Using Regex with Watched Words

Regex Expressions

Discourse allows the use of regular expressions (regex) in Watched Words.

:information_source: To use regular expressions (regex) in watched words you must first turn on the watched words regular expressions site setting.

:discourse: If your site is hosted with Discourse, please reach out to if you would like to enable this setting.

:warning: Regex is extremely powerful and thus dangerous. An incorrectly written regex statement can cause issues for your users. Test your regex statements on non-production instances before going live.

Discourse by default matches all uppercase and lowercase forms of a word entered as a regular expression. That is,


This will match thread, THREAD, and thReAd.

We could also use a regex expression here:


This will match all of the cases above, plus thr3ad, 7hread, and thr34d.


This will match thread and threads but not threaded or threading.

However, :stop_sign: there’s a glaring error in ALL the above examples! The words threadlike and unthreading are matched (un▪️▪️▪️▪️▪️ing), even though they’re not referring to thread. How do we fix that?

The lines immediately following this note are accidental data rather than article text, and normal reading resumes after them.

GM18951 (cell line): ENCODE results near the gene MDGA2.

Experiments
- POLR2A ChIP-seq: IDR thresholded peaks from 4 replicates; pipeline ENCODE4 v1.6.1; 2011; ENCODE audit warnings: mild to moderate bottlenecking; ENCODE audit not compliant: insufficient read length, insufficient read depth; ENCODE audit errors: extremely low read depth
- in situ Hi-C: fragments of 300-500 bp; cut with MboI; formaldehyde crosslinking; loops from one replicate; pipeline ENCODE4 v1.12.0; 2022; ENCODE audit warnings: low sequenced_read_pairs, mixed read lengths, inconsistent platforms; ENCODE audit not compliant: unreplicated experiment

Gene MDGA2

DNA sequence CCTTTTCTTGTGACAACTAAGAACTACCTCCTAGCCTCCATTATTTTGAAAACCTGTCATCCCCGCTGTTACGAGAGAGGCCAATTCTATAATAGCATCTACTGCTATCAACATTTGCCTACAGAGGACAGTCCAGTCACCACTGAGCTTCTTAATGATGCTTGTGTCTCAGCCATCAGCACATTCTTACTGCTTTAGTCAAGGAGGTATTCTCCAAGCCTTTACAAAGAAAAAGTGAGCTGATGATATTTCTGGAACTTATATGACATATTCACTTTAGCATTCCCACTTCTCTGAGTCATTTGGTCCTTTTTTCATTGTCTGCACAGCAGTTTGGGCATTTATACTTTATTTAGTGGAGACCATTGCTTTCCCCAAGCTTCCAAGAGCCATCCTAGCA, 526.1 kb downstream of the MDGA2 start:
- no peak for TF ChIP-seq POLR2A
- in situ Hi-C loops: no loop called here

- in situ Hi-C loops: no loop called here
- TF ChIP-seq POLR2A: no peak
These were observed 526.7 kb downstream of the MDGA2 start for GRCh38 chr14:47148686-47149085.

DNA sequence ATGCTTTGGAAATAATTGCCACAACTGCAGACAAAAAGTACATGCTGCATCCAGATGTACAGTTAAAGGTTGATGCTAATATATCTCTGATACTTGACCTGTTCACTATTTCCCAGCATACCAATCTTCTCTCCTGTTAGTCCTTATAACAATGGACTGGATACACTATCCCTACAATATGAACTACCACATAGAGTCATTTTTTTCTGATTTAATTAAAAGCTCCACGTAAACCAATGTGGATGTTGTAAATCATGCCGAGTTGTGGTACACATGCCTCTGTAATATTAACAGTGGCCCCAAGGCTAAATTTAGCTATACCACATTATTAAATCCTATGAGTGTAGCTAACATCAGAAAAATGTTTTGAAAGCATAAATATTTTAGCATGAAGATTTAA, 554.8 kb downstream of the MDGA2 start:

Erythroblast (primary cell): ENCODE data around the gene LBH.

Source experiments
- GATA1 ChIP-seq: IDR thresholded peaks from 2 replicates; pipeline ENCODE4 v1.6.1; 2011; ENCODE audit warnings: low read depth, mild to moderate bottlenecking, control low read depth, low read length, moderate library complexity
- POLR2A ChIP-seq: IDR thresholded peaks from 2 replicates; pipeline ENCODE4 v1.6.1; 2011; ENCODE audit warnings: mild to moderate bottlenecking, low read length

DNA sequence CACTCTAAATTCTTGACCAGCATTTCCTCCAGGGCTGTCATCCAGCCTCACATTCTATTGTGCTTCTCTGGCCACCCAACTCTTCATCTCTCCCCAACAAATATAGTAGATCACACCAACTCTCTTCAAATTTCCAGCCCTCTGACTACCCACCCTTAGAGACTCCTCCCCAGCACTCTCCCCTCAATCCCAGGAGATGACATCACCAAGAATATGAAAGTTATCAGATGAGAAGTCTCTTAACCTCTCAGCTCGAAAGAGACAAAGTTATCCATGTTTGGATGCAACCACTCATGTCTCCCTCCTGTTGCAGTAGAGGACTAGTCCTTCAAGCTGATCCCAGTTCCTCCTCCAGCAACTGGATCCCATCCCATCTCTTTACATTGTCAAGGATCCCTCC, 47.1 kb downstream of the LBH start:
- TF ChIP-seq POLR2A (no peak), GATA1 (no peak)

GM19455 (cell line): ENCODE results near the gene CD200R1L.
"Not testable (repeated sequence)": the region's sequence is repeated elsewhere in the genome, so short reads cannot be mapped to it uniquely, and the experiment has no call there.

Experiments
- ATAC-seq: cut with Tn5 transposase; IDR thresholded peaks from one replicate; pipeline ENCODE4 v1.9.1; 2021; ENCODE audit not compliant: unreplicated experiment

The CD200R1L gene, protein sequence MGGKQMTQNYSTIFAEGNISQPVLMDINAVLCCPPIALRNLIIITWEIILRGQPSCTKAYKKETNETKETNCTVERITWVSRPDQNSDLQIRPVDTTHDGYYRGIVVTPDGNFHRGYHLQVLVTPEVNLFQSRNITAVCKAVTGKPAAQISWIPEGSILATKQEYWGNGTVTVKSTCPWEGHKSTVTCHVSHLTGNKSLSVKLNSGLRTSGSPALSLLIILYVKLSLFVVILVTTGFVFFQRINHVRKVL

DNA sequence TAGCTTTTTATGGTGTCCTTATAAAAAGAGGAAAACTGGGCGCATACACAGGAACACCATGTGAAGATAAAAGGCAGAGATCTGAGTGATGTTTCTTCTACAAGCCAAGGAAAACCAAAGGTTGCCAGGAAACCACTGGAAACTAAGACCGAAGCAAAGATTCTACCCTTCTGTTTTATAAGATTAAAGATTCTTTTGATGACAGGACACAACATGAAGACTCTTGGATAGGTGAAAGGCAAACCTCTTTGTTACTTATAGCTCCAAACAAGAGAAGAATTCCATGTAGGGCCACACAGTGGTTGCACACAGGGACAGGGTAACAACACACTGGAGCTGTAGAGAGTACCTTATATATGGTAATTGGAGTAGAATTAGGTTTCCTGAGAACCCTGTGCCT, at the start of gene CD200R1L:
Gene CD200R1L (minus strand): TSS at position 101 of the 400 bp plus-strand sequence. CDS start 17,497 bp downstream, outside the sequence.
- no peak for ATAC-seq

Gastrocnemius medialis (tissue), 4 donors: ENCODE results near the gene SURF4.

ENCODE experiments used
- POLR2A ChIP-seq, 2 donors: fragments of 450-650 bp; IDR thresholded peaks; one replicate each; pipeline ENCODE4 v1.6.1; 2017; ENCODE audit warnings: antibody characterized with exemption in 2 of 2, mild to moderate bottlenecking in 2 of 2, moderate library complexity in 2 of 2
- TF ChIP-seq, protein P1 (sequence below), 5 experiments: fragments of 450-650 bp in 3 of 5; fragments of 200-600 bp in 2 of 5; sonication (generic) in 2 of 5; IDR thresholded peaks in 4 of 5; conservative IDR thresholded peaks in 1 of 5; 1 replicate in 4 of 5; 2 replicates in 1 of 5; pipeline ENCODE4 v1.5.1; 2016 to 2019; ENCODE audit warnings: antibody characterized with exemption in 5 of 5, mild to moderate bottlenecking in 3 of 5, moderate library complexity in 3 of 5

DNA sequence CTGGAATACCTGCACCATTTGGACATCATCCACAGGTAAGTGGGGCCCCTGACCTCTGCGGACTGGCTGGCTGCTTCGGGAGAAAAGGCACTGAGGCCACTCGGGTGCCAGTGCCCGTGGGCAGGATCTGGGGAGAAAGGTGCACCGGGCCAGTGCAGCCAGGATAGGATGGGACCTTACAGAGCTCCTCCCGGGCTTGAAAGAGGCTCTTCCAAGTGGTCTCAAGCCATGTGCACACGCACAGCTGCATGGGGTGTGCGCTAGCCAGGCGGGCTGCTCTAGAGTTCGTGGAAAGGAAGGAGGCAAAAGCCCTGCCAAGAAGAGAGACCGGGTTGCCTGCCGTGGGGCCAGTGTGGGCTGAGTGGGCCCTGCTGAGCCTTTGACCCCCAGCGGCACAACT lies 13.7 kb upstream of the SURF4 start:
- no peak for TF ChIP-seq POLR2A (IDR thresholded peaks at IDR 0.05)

We’d have to amend our regex to handle word boundaries.


This looks for boundaries around the word so that unthreading or threadlike aren’t caught by the filter, but thread and threads still are.

For handling Unicode characters


This matches all commonly spelled forms of the word grüße — including gruesse and GRÜSSE

Say we want to block the word Über, but not Übersicht. Using word boundaries like \b(ü|ue)ber\b doesn’t work because some of the JavaScript regex word flags don’t handle Unicode characters.

Instead we have to make our own boundaries.


This will now appropriately match Über and ueber, but not Übersicht or uebersicht.

:information_source: You can also test Regex expressions on If you do so, ensure you switch the regex flavour to ECMAScript.

Regex capture and replace is not supported in Watched Words, only matching, so this will not work on the link or replace actions.